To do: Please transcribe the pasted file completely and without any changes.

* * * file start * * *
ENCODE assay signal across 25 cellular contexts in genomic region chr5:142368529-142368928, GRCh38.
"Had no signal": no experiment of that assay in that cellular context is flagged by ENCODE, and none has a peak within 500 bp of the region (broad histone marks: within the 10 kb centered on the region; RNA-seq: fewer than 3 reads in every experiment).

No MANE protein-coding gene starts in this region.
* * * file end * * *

ENCODE assay signal across 25 cellular contexts in genomic region chr5:142368529-142368928, GRCh38.
"Had no signal": no experiment of that assay in that cellular context is flagged by ENCODE, and none has a peak within 500 bp of the region (broad histone marks: within the 10 kb centered on the region; RNA-seq: fewer than 3 reads in every experiment).

No MANE protein-coding gene starts in this region.